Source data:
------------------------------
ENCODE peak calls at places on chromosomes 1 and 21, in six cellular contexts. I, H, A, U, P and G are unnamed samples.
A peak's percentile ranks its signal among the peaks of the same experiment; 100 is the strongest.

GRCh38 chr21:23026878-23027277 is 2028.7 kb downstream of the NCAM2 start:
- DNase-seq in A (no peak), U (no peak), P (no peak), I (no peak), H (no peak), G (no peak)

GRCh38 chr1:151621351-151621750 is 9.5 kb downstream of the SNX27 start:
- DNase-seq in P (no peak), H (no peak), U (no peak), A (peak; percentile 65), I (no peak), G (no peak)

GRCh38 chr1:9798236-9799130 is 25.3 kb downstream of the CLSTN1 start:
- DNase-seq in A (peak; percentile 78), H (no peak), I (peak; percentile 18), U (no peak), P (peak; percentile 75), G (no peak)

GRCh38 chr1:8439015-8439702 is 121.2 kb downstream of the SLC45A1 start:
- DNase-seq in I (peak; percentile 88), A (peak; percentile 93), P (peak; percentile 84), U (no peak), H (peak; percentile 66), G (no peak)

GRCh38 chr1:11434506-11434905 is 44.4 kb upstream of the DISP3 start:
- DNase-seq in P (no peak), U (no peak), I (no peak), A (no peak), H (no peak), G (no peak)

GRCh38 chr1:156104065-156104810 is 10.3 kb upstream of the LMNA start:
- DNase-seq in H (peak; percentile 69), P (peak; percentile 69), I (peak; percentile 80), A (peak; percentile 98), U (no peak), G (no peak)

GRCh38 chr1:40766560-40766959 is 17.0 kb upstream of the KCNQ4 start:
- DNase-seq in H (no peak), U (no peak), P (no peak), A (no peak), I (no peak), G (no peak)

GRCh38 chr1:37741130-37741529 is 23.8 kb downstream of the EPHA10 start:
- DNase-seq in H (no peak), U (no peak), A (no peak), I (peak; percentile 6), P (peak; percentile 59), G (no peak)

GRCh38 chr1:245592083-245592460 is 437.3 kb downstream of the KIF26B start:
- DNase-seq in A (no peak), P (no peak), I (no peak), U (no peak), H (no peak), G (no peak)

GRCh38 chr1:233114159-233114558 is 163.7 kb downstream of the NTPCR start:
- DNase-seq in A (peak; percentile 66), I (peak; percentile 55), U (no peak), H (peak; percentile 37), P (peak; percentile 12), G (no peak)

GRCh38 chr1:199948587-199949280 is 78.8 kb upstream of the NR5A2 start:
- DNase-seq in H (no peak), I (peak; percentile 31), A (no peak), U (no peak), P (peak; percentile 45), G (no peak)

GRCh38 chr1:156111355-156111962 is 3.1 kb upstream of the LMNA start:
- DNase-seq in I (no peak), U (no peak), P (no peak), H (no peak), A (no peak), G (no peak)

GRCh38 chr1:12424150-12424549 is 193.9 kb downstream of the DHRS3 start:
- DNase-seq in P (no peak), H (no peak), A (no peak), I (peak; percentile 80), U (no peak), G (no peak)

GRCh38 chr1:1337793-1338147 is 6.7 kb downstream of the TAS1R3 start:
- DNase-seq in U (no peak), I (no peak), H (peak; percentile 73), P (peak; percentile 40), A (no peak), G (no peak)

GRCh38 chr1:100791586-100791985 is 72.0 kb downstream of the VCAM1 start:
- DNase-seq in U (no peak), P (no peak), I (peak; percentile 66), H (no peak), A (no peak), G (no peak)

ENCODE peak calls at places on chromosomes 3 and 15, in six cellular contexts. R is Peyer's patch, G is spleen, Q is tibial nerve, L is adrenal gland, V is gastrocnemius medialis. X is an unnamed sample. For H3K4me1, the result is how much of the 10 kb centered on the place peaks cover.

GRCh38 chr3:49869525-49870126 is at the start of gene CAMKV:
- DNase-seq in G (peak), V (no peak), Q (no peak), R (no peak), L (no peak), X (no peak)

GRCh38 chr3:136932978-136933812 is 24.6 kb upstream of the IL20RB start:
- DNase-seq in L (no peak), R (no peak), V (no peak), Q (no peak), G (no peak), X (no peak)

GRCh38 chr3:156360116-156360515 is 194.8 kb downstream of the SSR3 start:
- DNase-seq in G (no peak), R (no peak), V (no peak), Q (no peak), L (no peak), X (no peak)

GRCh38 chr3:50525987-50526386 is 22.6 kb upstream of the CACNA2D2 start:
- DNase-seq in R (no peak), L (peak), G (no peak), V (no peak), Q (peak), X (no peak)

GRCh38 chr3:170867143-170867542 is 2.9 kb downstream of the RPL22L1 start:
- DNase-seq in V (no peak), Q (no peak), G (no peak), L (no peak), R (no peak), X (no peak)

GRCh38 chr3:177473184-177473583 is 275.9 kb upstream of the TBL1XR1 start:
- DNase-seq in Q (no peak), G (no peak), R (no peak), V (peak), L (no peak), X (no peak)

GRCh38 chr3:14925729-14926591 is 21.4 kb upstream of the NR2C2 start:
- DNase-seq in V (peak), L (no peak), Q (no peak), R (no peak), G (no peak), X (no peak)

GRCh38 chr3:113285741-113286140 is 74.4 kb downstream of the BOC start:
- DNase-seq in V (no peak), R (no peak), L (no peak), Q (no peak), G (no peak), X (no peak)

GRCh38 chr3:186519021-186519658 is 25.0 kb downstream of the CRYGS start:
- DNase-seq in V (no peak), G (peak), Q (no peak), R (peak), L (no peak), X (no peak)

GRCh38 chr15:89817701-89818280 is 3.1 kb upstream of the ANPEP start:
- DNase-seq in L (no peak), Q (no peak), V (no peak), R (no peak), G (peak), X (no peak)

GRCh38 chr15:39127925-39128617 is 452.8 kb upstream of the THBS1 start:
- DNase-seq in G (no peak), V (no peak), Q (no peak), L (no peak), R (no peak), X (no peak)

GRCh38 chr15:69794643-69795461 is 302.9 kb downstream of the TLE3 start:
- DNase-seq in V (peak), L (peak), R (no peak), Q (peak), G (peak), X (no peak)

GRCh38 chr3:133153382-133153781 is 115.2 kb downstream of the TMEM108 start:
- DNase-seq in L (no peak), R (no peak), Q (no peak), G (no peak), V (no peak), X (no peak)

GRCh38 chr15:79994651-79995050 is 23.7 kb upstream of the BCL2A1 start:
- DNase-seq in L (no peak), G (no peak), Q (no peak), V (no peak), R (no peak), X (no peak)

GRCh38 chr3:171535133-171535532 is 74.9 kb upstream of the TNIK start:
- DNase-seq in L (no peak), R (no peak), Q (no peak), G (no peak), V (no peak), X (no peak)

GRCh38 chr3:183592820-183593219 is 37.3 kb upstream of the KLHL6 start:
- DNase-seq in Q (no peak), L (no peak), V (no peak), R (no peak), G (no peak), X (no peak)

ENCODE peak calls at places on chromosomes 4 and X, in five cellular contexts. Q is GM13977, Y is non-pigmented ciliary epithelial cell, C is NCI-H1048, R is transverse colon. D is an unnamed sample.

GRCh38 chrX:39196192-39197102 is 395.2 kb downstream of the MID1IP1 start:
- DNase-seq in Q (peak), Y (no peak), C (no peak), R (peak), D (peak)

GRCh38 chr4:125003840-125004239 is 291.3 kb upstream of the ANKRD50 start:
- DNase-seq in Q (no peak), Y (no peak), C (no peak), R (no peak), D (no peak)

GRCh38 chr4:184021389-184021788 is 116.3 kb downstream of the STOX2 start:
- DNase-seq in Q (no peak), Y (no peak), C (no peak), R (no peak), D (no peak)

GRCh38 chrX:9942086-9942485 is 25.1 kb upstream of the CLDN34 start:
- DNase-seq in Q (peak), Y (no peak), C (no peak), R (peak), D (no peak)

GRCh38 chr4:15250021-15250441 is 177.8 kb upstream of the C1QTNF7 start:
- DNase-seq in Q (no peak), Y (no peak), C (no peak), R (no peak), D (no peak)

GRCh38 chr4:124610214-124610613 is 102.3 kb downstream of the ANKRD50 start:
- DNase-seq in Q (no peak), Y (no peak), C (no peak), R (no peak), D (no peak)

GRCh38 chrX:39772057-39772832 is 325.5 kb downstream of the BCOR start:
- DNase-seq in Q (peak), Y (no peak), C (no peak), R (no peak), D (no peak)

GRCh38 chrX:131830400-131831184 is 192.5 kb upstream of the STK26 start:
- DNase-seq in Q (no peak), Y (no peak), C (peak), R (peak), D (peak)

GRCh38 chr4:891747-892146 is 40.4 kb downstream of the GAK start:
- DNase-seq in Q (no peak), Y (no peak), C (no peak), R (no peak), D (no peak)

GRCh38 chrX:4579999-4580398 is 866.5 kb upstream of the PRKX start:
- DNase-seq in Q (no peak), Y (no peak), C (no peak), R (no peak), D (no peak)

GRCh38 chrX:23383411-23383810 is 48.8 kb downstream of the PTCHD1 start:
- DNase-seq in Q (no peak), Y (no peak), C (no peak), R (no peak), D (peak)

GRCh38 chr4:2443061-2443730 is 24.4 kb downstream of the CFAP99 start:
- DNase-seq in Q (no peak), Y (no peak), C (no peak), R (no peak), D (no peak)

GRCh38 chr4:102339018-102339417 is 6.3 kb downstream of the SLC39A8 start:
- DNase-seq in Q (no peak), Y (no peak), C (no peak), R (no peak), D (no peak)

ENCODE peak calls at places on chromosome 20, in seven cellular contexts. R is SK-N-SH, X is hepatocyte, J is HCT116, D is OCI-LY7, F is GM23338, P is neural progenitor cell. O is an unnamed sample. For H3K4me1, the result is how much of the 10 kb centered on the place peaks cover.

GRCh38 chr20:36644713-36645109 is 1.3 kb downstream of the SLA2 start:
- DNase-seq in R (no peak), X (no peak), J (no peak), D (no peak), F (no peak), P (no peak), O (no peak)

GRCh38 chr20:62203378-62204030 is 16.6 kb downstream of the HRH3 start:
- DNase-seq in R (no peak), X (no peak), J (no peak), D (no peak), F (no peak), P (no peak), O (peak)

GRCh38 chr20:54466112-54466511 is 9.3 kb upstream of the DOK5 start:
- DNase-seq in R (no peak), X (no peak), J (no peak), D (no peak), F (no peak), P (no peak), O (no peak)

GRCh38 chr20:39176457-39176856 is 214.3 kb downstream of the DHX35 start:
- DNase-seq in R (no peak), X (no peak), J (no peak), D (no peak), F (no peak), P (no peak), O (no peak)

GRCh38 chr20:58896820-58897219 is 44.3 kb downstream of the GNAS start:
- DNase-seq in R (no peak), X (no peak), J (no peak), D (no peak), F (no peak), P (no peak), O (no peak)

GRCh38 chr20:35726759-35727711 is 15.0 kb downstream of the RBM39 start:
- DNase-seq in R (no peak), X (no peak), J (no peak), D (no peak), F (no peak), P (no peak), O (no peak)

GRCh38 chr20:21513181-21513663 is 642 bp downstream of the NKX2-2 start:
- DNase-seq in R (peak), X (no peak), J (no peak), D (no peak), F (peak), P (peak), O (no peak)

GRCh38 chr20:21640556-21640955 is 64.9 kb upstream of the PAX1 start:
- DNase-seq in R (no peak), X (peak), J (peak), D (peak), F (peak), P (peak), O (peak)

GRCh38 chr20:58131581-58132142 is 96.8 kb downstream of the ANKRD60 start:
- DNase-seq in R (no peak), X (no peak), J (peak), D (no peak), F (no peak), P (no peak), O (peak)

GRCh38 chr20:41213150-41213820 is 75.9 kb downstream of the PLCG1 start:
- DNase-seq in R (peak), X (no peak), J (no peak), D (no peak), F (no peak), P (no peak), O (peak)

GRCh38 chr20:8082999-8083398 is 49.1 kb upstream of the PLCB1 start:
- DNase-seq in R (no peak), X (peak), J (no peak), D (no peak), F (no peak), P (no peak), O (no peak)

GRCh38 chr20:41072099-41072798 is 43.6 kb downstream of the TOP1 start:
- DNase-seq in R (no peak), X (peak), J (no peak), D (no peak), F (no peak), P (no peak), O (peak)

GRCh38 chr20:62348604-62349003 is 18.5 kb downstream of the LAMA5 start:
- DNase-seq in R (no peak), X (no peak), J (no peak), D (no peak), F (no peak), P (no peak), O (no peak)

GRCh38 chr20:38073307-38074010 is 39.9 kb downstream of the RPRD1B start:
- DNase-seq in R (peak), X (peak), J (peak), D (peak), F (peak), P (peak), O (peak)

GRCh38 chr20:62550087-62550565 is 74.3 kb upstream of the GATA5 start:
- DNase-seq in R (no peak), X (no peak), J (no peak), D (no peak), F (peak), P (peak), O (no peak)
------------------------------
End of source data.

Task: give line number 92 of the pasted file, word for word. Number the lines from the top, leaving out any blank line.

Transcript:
- DNase-seq in Q (no peak), Y (no peak), C (no peak), R (no peak), D (no peak)